Hydrostatic Surface Self-Compensated Bushing
Within the manufacturing industry higher speeds and accuracy means cheaper and more reliable products, that can reach the market place faster. This is essential to remain competitive in todays fast paced world. Manufacturing processes often require rotary or linear motion, to provide this accurately and reliably bearings are used. In general there are four kind of bearings: rolling element, aerostatic, magnetic and hydrostatic bearings. Rolling element bearings are most widely used, but as speed, accuracy and dynamic requirements increase they become less attractive to the designer. A main shortcoming of an aerostatic bearing is its limited load capacity and dynamic stiffness. This may lead to catastrophic situations under impact loads. Magnetic bearings are not only load limited but also extremely expensive. When design requirements increase hydrostatic bearings, even in their conventional form, offer high load capacity, both dynamic and static stiffness, damping and accuracy. However, in their traditional form the manufacturing cost is high including sometimes time consuming fine tuning. Shear loses at higher speeds can also become unacceptable.
Fig 1. 6" ID HydroBushing. Sand cast before finish machining.
The HydroBushingÔ surface self-compensated bushing offers great advantages over traditional hydrostatic bearings. It utilizes a unique patented design for metering the fluid flow (compensation), collecting the fluid and channeling the fluid to the opposite side of the bearing to a pocket region. As the name suggest this design does not use capillaries or diaphragms to achieve load compensation. Everything needed is included in surface geometry of the bushings inner surface.This design is not prone to clogging problems but is self-cleaning. The design also allows both rotary and linear motion.
Because the system is self-compensating it is always optimized for any radial clearance that exists. Stiffness and flow are functions of the bearing gap and supply pressure, while load capacity is a function of supply pressure. These linear dependencies instead of the higher order dependencies of the conventional hydrostatic bearing make the HydroBushingÔ insensitive to manufacturing errors. The internal features can be manufactured by different casting methods, injection molding or even machining in some cases. The casting is the most economical way for small quantities, but for larger number of bushings the use of engineering plastics together with injection molding is well worth looking into. In general the manufacturing costs of the HydroBushingsÔ are relatively low. This makes the HydroBushingÔ readily available to replace regular hydrostatic bearings in existing designs with enhanced performance.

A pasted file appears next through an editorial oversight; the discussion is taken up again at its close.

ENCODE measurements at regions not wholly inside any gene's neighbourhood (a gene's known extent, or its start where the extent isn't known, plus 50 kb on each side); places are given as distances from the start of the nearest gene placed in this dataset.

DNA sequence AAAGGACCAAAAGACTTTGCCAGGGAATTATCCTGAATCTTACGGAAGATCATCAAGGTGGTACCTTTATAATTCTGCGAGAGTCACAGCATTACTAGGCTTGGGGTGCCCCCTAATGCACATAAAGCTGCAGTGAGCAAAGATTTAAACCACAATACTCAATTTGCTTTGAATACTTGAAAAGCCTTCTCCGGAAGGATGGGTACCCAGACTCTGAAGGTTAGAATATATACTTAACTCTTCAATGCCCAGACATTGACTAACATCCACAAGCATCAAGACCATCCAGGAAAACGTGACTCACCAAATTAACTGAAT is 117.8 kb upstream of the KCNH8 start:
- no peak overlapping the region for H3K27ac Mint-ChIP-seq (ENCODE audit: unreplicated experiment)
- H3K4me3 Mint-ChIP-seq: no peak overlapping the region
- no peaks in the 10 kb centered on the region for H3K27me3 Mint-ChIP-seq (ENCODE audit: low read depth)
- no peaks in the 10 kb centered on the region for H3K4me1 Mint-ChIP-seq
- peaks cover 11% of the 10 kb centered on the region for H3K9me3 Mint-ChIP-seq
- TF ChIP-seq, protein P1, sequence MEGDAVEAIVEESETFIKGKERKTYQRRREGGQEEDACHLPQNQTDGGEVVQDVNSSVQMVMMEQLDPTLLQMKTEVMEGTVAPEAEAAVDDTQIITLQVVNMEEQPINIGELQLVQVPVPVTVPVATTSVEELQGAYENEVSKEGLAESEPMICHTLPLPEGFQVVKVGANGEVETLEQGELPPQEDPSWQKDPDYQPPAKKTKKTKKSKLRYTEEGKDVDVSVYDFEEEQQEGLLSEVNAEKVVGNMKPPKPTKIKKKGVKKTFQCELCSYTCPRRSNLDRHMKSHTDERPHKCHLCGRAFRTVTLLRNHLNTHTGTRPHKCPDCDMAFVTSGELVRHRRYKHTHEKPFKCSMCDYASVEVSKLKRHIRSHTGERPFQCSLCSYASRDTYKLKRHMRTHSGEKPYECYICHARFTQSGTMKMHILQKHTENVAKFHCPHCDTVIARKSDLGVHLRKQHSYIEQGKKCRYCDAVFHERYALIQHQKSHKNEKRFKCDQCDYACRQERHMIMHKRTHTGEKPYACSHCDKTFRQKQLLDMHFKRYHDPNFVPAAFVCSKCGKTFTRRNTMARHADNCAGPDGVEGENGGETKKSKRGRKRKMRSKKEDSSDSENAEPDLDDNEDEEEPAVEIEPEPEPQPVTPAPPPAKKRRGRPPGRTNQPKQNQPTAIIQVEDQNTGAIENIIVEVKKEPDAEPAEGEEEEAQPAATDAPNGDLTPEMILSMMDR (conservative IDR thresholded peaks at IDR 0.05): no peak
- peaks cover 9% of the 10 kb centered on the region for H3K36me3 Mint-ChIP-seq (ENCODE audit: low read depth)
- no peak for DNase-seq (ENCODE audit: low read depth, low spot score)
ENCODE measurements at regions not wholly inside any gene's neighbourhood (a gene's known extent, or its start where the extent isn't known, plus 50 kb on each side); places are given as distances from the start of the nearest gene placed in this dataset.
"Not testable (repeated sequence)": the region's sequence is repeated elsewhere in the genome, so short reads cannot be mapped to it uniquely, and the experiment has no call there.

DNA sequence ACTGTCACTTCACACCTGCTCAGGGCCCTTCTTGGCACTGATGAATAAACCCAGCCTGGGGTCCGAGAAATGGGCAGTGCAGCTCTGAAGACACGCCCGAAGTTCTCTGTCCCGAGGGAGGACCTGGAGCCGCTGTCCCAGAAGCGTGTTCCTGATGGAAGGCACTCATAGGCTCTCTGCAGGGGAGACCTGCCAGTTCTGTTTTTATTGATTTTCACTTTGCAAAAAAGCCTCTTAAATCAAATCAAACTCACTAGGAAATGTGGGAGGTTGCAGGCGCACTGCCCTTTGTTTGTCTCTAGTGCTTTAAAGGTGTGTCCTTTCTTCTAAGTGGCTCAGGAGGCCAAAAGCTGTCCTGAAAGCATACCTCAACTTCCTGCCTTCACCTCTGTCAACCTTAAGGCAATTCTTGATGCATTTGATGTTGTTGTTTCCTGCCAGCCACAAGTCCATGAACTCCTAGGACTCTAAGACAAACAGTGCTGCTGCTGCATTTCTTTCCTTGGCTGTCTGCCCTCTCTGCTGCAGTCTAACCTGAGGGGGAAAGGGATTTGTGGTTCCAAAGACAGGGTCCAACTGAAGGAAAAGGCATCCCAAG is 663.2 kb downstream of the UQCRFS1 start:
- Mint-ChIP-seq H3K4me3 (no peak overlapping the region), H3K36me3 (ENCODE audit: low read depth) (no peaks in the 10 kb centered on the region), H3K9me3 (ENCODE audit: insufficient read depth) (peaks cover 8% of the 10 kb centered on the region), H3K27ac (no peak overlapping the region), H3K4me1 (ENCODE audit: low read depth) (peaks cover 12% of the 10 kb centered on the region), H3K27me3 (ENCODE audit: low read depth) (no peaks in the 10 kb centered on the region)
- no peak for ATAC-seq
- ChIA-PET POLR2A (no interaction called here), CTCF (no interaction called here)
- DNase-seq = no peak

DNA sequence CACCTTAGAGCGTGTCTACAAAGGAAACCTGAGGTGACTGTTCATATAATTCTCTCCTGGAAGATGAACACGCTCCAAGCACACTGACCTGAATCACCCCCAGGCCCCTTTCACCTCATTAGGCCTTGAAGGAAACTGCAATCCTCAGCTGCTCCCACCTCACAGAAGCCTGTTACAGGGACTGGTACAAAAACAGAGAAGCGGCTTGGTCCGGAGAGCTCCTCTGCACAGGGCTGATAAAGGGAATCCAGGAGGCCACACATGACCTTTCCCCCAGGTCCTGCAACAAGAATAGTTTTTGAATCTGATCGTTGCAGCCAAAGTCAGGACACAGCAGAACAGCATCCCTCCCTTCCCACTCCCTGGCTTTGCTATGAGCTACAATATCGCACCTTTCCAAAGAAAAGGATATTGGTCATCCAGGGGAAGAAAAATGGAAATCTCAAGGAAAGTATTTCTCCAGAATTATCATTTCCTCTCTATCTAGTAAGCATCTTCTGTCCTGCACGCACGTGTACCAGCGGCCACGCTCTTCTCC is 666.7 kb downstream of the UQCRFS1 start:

Fig 2. a) Cut open view of 1.25" ID HydroBushing solid model for spindle application. b) 3-d printed wax models of the 1.25" ID bushing for investment casting.
Unlike other hydrostatic bearings that use large deep pockets and thin land widths to minimize shear power, the HydroBushingÔ uses a picture frame pocket that leaves intact a central land region which creates a very large damping land to maximize dynamic stiffness and crash resistance. In addition, the central damping land and the special surrounding groove shapes minimize turbulent shear power losses, so for high speeds water becomes the ideal bearing fluid and temperature rises and shear power losses can be readily controlled.
The HydroBushingÔ offers following properties:
Because of its unique surface geometry, the HydroBushing has NONE of the undesirable properties commonly associated with most hydrostatic bearing designs:
Because of the self-compensating design, the HydroSpindle can use water (or a water based coolant) instead of oil to achieve significant advantages:
These characteristics make the HydroBushingÔ suitable to great number of applications ranging from submarine propeller shafts to heavy industrial presses, boring mills, forming equipment, super finishing machines and to high accuracy, high speed spindles.
This project is funded by the Defense Logistics Agency.
| Dr. Kevin L. Wasson
P.O. Box 2126
Concord, NH 03302
(603) 774-5904 (phone)
(603) 774-5909 (fax)
|Prof. Alexander H. Slocum
Dept. of Mechanical Engineering
Massachusetts Institute of Technology
77 Massachusetts Avenue, Room 3-445
Cambridge, MA, 02139
(617) 258-6427 (fax)